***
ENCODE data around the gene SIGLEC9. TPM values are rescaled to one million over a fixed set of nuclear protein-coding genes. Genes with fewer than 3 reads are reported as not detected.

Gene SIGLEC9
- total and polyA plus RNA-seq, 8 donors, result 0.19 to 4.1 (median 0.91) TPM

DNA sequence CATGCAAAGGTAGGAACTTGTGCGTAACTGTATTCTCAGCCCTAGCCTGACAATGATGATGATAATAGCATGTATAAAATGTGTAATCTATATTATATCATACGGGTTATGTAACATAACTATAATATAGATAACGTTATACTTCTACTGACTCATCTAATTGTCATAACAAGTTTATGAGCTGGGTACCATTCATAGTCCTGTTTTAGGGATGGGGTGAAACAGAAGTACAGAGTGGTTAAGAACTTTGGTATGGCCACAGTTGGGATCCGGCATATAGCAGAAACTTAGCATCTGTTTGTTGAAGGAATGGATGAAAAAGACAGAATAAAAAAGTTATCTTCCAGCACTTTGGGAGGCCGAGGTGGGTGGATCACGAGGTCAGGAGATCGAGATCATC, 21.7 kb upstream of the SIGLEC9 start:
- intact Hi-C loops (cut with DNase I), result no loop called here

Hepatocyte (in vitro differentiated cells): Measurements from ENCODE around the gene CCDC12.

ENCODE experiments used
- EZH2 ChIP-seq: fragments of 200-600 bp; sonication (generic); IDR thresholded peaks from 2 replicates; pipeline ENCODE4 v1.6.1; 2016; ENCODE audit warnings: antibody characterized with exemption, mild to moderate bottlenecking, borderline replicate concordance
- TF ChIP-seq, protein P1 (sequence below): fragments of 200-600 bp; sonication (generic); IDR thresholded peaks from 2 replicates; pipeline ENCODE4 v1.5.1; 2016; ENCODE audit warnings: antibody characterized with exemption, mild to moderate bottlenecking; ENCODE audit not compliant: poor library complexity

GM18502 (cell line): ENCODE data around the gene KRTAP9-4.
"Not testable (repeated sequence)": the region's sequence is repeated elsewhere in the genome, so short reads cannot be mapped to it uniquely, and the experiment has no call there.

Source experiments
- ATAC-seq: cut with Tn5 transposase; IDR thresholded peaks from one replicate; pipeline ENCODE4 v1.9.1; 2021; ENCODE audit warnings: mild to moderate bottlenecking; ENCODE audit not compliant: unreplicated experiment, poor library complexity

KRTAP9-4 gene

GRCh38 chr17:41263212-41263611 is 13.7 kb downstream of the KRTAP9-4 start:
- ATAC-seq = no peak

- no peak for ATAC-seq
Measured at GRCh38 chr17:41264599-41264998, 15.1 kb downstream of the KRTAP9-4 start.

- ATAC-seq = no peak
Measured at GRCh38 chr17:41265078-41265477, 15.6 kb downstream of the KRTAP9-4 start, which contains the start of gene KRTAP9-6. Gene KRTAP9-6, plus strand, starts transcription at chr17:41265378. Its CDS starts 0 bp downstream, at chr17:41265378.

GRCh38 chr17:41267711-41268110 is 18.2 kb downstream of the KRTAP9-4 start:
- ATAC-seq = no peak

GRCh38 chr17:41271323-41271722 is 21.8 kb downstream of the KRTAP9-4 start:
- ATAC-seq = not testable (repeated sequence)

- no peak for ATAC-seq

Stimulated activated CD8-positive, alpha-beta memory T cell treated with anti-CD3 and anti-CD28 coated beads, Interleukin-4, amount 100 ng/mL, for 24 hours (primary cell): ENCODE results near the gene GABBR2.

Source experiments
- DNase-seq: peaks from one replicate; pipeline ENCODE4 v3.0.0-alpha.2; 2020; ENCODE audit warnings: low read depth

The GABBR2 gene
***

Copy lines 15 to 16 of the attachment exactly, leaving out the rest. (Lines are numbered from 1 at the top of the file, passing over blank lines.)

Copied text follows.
GRCh38 chr17:41263212-41263611 is 13.7 kb downstream of the KRTAP9-4 start:
- ATAC-seq = no peak